“I hurt | therefore I exist” ~ Claribel Alegría, from “I am Mirror”

Poet Claribel Alegría (by Simon Hurst)

“Every time I name them
my dead are resurrected.” ~ Claribel Alegría, “Every time I name them” (Trans. Carolyn Forché)

Tuesday afternoon, foggy and cloudy, 61 degrees.

Today’s Two for Tuesday features Nicaraguan/Salvadoran poet, essayist, and journalist Claribel Alegría (May 12, 1924-January 25, 2018). Born Clara Isabel Alegría Vides in Nicaragua to physician father Daniel Alegría, her father opposed the U.S. occupation of Nicaragua in 1924; the family was subsequently forced into exile in her mother’s home country of El Salvador while Claribel was still an infant. Her obituary in The Washington Post refers to her as “a leading poet of suffering and anguish.” She was best known in the U.S. for the bilingual edition of her volume of poetry, Flores del volcán/Flowers from the Volcano (1982), which was translated by the poet Carolyn Forché.

A 1953 portrait

Algería’s work combined the personal with the political by sometimes focusing on the violence that plagued both Nicaragua and El Salvador for decades. Poet Daisy Zamora said of Algería that she had “unfailingly spoken up for justice and liberty . . . becoming a voice for the voiceless and the dispossessed.” In 2006 Algería received the Neustadt International Prize for Literature for which he had been nominated by Zamora. In her acceptance remarks upon receiving the prize Algería stated the following:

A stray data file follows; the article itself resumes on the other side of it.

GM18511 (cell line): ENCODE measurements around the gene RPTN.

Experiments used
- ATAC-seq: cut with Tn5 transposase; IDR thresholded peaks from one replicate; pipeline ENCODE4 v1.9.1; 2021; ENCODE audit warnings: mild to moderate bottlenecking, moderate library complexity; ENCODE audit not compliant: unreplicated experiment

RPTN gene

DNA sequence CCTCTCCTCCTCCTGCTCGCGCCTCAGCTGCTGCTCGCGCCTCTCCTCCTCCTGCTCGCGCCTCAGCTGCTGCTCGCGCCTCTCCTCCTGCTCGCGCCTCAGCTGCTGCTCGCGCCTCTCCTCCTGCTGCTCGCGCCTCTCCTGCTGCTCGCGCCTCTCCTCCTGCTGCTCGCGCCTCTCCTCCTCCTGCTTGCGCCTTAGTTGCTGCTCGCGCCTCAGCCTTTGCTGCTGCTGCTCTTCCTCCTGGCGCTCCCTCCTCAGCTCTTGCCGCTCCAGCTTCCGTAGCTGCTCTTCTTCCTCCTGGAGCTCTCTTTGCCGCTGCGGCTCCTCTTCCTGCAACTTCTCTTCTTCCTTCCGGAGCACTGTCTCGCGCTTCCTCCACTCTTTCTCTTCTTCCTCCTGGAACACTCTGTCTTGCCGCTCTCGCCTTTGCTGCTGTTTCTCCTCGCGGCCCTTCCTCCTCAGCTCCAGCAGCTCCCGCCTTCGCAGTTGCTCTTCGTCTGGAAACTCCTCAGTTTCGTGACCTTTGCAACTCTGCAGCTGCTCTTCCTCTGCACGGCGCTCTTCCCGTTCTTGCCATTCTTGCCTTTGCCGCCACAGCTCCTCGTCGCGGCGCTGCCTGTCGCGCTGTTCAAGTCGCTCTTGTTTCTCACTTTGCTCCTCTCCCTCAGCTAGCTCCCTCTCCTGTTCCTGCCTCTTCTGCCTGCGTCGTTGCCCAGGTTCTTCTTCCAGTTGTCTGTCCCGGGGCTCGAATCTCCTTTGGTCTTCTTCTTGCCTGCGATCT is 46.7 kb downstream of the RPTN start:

The poet celebrates humankind, the universe, and the creator of the universe. It is impossible for one to remain indifferent to the turbulence that our planet and its inhabitants suffer through: war, hunger, earthquakes, misery, racism, violence, xenophobia, deforestation, AIDS, and childhood affliction, among others. In the region from which I come, Central America, we love poetry, and at times we use it to denounce what is happening around us. There are many fine testimonial poems. The poet, especially where I’m from, cannot and should not remain in an ivory tower.

You can read more about her life and substantial oeuvre here or in her New York Times obituary here. Poet Carolyn Forché interviewed Alegria in 1984, and a PDF can be found here.

Today is the birthday of one of my favorite science fiction writers, Frank Herbert (October 8, 1920-February 11, 1986), creator of the Dune series.


Rain

As the falling rain
trickles among the stones
memories come bubbling out.
It’s as if the rain
had pierced my temples.
Streaming
streaming chaotically
come memories:
the reedy voice
of the servant
telling me tales
of ghosts.
They sat beside me
the ghosts
and the bed creaked
that purple-dark afternoon
when I learned you were leaving forever,
a gleaming pebble
from constant rubbing
becomes a comet.
Rain is falling
falling
and memories keep flooding by
they show me a senseless
world
a voracious
world—abyss
ambush
whirlwind
spur
but I keep loving it
because I do
because of my five senses
because of my amazement
because every morning,
because forever, I have loved it
without knowing why.

[This is a night of shadows]

This is a night of shadows
of sword-memories
solitude overwhelms me.
No one awaits my arrival
with a kiss
or a rum
and a thousand questions.
Solitude echoes within me.
My heart wishes
to burst with rage
but it sprouts wings.